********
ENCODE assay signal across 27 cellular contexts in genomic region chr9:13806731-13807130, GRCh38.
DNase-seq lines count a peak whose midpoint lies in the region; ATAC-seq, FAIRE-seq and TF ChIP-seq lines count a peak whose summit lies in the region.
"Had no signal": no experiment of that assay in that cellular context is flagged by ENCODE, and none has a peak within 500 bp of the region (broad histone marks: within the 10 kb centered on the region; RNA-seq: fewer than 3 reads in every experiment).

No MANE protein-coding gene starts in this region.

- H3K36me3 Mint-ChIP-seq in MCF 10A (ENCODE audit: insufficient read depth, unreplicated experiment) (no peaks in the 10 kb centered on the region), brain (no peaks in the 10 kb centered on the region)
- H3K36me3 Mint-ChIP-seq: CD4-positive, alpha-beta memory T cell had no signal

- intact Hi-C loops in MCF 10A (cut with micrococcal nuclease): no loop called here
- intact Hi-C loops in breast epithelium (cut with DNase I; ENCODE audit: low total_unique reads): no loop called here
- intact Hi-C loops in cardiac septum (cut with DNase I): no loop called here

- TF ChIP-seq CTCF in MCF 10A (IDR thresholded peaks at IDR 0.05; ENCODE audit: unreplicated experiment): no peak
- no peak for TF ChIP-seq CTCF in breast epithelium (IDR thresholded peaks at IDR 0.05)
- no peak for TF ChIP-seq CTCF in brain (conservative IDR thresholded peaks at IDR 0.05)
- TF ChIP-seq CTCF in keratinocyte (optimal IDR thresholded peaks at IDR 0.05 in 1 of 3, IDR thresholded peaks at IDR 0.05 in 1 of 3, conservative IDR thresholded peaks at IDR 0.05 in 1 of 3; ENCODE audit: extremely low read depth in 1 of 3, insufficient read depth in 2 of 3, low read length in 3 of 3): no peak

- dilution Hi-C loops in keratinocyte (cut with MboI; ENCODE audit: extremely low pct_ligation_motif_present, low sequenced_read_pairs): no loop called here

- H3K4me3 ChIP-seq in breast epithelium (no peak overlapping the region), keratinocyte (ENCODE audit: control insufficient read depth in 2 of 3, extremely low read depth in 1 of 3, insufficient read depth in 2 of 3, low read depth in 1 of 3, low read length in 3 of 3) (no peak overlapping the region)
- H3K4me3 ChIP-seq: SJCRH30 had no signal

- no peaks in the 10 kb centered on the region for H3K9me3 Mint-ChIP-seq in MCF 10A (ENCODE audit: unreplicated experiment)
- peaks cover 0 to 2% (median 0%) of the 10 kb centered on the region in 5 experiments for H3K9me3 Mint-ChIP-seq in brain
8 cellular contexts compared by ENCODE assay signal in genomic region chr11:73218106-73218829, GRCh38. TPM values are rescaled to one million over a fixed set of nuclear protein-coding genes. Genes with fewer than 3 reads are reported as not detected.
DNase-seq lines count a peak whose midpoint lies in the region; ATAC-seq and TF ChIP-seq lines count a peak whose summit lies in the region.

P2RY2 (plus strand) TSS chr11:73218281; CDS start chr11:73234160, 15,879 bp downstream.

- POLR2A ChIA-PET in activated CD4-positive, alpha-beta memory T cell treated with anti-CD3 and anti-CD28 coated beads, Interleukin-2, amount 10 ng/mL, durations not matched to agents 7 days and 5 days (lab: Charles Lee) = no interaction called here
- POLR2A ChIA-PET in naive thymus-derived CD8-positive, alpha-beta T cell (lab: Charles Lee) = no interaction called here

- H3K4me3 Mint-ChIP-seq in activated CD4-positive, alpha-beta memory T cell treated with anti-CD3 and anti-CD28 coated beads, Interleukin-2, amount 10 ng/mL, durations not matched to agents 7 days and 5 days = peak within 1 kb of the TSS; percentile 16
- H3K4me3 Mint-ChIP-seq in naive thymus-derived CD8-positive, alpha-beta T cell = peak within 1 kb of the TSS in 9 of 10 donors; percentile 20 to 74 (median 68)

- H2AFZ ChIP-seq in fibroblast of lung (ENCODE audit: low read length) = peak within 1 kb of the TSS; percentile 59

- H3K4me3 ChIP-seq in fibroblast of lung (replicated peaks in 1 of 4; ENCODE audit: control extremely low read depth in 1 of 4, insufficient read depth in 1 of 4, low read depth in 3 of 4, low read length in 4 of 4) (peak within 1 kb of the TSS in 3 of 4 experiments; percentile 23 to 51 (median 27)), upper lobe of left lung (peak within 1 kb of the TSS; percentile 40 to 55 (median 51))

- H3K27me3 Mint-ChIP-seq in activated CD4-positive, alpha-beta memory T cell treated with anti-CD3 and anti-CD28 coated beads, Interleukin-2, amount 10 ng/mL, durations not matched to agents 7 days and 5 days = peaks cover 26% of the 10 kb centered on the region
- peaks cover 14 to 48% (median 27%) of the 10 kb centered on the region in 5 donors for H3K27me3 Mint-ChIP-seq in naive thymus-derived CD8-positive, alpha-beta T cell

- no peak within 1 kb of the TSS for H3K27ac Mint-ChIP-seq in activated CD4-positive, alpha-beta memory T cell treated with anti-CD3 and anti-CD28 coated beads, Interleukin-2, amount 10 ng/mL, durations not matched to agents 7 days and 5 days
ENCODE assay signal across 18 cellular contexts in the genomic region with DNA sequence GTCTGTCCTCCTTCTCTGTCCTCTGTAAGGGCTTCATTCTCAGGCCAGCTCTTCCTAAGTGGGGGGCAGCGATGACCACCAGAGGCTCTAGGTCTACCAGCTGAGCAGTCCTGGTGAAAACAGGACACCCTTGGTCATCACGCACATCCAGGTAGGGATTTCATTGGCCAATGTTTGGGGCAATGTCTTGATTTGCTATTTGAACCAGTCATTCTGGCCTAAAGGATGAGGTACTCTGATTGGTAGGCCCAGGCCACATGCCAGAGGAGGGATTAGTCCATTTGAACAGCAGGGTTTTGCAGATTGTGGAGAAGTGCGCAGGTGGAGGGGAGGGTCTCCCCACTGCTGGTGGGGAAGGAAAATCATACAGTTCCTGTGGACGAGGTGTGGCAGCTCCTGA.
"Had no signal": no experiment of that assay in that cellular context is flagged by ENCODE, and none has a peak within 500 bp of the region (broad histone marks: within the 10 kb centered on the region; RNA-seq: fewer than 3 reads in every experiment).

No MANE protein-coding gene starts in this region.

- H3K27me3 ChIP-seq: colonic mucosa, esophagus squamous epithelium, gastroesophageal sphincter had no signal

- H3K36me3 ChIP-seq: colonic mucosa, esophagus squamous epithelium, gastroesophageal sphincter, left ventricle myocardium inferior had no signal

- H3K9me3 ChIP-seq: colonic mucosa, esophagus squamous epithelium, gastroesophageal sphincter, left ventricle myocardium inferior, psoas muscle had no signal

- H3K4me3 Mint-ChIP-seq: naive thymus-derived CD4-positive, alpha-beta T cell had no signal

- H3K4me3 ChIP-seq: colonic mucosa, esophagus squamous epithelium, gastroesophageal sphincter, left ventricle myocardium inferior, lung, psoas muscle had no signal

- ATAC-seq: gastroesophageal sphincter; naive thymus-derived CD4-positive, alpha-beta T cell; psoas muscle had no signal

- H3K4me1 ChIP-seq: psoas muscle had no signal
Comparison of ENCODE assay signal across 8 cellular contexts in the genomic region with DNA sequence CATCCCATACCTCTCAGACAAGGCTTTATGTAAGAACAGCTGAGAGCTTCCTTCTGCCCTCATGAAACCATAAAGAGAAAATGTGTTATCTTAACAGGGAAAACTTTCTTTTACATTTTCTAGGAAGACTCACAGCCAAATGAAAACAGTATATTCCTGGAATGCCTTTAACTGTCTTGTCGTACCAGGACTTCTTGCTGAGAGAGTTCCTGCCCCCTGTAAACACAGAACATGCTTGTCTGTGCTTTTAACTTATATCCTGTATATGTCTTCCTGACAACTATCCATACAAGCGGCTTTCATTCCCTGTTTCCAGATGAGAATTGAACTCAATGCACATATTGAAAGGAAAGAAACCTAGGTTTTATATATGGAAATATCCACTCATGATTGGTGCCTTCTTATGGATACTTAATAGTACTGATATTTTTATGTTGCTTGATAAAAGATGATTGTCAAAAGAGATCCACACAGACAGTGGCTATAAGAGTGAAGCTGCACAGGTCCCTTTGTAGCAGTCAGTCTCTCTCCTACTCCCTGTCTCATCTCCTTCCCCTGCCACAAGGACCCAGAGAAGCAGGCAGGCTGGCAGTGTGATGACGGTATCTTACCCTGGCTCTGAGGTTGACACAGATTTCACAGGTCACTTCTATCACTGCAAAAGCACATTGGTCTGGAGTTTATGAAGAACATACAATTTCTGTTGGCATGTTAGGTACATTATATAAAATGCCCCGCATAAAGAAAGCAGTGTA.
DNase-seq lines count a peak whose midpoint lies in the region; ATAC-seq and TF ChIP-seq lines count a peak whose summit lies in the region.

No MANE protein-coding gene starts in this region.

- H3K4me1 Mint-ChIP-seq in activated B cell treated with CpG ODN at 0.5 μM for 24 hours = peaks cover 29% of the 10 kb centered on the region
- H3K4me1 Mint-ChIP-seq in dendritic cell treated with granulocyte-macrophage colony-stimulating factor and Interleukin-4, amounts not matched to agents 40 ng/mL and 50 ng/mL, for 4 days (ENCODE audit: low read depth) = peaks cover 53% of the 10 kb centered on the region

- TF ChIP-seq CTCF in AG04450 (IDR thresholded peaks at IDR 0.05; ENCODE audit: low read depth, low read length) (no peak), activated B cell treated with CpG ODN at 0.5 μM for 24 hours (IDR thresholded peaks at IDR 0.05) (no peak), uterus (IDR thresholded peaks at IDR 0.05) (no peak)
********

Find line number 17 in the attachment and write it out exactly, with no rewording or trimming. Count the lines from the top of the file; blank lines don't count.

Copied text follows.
- no peaks in the 10 kb centered on the region for H3K9me3 Mint-ChIP-seq in MCF 10A (ENCODE audit: unreplicated experiment)